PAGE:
The heavy rainfall brought by Tropical Storm Fay in late August ultimately may prove mostly beneficial for Alabama’s cotton and peanut crops, according to Extension specialists during the East Central Alabama Cotton-Peanut Tour, held recently.
“This storm was not spotty, but different areas did receive different amounts of rainfall,” says Dale Monks, Auburn University Extension cotton specialist. “In Mobile and Baldwin counties, they received 4 to 6 inches while in north Alabama, they received anywhere from 2.5 to 5 inches.”
In the midst of the storm, the USDA estimated that 30 percent of Alabama’s cotton crop had opened, says Monks. “As temperatures go back up in the 90s and the sun comes out, this cotton will really pop open. We expect that a lot of the little growth at the top will shed off.”
Alabama’s estimated cotton yield before the storm was about 700 pounds, he says. “At this point, we just don’t know where we are. Whenever cotton starts opening, get defoliants on it. These plants will try to start back up again,” he says.
Looking at Alabama’s cotton acreage this year, Monks says that with increases in soybeans, corn and peanuts, cotton acreage is down to about 310,000.
“The word I’m getting from north Alabama is that if prices don’t give us some support for more acres, we’ll see even fewer cotton acres in the coming year. If prices remain where they are and pressure on acreage remains down, we expect to see a few less acres of cotton next year,” he says.
The long-term implications of this decreasing acreage are unknown, says Monks. “The biggest thing is that the infrastructure suffers — gin and warehouses suffer whenever acreage drops. A grain bin can store different crops, but all a cotton gin can do is gin cotton,” he says.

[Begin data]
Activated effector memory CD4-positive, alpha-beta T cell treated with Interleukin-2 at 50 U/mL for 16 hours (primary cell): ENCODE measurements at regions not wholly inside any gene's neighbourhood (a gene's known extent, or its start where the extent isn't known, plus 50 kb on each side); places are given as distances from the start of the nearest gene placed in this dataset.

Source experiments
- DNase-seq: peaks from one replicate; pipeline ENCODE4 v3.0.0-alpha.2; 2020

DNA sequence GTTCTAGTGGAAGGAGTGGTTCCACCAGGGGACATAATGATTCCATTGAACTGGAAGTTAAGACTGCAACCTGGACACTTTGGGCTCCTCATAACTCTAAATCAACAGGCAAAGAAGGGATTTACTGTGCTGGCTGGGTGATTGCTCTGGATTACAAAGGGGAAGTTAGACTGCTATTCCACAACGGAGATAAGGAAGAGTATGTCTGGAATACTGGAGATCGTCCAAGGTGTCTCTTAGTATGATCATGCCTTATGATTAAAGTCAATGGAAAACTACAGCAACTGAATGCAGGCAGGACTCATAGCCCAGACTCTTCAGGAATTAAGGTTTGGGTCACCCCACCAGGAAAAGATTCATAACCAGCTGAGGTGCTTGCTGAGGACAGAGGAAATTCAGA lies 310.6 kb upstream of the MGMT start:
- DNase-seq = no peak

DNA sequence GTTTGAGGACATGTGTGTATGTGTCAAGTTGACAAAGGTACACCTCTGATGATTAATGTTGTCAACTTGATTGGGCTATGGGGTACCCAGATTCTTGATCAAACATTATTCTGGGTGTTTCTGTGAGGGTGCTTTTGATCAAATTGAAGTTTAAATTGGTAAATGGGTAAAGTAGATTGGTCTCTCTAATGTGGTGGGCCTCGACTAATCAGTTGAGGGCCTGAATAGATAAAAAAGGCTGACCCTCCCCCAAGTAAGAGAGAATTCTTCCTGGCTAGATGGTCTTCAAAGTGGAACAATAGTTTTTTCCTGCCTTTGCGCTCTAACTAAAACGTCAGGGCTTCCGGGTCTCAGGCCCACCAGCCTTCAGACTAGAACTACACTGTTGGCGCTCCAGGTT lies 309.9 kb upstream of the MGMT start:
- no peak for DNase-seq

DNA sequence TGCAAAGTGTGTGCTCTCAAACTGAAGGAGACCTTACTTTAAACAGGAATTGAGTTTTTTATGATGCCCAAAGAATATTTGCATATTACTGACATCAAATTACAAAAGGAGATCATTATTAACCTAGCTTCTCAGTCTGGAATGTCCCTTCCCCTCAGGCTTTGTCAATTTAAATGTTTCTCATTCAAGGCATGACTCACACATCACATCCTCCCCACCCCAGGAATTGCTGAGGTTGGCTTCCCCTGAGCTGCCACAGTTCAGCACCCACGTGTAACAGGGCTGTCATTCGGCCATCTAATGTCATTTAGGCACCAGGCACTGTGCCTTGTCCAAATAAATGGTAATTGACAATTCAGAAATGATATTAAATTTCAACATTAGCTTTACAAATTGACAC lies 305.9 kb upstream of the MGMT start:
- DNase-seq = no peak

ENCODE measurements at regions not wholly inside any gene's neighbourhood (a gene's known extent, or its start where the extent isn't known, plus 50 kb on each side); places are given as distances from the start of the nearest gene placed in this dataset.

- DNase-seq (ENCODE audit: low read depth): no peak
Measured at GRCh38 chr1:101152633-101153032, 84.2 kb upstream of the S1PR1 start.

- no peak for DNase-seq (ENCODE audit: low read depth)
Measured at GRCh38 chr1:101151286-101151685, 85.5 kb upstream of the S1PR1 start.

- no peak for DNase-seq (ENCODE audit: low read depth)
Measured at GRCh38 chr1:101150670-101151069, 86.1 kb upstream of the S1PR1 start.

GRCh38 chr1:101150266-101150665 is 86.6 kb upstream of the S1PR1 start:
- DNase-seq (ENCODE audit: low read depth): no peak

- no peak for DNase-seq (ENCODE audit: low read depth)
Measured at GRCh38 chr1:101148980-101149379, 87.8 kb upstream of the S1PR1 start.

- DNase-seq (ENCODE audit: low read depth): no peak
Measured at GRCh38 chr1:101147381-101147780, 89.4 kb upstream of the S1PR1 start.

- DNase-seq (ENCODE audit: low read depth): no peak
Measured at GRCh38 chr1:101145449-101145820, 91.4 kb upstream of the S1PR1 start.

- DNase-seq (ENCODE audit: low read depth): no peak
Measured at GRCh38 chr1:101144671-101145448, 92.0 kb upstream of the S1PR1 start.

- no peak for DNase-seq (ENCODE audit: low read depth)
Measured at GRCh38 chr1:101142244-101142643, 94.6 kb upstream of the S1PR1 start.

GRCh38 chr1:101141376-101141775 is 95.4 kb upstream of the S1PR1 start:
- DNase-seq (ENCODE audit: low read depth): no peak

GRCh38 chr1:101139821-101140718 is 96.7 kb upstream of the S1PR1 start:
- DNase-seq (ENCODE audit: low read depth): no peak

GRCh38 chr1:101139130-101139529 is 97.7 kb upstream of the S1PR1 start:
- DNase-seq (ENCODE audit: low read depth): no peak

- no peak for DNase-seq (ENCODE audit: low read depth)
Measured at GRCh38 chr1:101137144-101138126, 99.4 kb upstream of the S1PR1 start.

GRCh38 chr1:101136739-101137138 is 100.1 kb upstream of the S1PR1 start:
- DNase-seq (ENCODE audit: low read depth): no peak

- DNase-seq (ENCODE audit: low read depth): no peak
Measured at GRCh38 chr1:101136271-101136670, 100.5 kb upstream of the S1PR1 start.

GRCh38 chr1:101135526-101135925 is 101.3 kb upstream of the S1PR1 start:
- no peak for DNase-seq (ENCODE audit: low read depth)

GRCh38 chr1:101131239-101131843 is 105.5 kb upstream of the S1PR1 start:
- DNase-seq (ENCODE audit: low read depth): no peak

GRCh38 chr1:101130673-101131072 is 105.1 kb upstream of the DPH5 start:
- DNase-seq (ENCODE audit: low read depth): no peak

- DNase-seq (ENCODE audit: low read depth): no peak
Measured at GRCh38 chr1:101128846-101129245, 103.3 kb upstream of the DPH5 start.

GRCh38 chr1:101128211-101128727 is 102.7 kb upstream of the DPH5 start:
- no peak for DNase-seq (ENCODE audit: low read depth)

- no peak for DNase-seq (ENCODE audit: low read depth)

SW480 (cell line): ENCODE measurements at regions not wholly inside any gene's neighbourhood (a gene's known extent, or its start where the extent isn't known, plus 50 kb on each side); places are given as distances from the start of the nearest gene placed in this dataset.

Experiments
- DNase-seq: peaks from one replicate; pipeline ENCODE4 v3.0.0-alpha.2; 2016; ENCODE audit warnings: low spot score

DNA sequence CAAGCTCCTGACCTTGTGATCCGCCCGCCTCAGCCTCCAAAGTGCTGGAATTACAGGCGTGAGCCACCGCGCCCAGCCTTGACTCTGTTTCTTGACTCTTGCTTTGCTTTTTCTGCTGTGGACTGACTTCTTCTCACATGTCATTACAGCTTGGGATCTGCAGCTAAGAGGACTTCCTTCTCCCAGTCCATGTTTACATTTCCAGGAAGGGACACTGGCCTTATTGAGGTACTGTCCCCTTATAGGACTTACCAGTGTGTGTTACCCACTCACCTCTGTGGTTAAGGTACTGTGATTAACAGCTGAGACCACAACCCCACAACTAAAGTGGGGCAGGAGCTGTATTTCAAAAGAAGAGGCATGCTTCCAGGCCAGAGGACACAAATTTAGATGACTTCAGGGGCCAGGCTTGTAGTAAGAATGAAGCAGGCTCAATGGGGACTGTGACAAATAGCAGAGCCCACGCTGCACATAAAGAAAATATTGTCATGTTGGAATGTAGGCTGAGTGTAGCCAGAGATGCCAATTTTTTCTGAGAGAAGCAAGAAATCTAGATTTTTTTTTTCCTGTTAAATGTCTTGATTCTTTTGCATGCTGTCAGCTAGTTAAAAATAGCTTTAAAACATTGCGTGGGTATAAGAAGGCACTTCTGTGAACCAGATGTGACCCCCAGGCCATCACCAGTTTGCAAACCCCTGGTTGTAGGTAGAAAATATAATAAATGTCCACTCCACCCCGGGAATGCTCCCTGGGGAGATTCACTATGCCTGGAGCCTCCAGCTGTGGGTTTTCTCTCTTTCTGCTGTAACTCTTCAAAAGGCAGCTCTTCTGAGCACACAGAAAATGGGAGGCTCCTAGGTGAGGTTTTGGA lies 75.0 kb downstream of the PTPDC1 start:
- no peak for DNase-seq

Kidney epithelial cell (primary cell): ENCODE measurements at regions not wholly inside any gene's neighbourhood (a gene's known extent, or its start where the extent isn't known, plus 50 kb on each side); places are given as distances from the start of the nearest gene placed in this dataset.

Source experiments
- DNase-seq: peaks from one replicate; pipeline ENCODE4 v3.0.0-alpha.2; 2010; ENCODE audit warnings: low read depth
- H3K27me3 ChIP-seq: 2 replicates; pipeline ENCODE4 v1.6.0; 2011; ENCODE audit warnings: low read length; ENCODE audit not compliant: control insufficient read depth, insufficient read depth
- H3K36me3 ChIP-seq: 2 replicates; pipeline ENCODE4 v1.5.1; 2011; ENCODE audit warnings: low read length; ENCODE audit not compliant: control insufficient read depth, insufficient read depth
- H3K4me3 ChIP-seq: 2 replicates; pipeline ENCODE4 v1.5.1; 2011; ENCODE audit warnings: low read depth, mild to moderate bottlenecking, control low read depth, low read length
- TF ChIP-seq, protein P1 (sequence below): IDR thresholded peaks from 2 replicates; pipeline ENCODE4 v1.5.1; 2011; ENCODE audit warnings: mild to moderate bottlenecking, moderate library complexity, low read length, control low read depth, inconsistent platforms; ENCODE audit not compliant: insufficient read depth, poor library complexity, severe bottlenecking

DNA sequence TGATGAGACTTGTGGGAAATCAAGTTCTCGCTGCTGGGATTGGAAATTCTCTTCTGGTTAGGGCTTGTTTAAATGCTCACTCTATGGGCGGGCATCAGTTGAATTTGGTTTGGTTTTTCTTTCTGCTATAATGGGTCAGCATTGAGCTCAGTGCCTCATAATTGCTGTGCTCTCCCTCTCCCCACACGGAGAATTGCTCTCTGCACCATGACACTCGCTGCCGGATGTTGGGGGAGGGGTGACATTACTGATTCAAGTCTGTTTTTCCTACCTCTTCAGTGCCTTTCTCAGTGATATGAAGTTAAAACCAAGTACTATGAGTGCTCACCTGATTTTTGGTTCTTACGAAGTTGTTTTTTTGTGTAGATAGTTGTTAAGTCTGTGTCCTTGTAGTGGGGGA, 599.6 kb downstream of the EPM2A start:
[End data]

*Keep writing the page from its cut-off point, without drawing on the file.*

On the bright side, the ability to rotate into a cash crop is better for farmers in the long-term, he adds.
Alabama’s peanut acreage is estimated at about 200,000 acres this year, up from 160,000 in 2007, says Kris Balkcom, Extension agronomist. “We typically were growing about 220,000 acres annually, but a change in the markets and supply and demand brought that number down. Prices looked better this year, and the good contracts brought us an increase in acres, which helps growers because they get a better rotation,” he says.
Even though this past growing season was “terrible,” says Balkcom, Alabama producers still made an average peanut yield of 2,600 pounds per acre. “In the past, when we’d grow 220,000 acres every year, our yields would be 1,800 to 2,100 pounds per acre, so we’ve come a long way by increasing our rotation and getting into some fresh ground. This has been helpful for the peanut industry, and it has been helpful for growers by giving them a good commodity to rotate,” he says.
This year, Alabama’s peanut crop looks to be in good shape, says Balkcom. “The rains from Tropical Storm Fay mostly helped us. Anytime you can get a big rain in August, it’s a plus for peanuts because we set a lot more fruit. As a whole, not everyone across the peanut belt received 5 to 7 inches of rain — some received even more,” he says.
As growers start thinking about next year, Balkcom says it’s encouraging that there’s already talk of peanut contracts. “With our acres up in Alabama and Georgia, we still have a market for peanuts, with some talk of contracts in the $600 to $650 range for next year,” he says.
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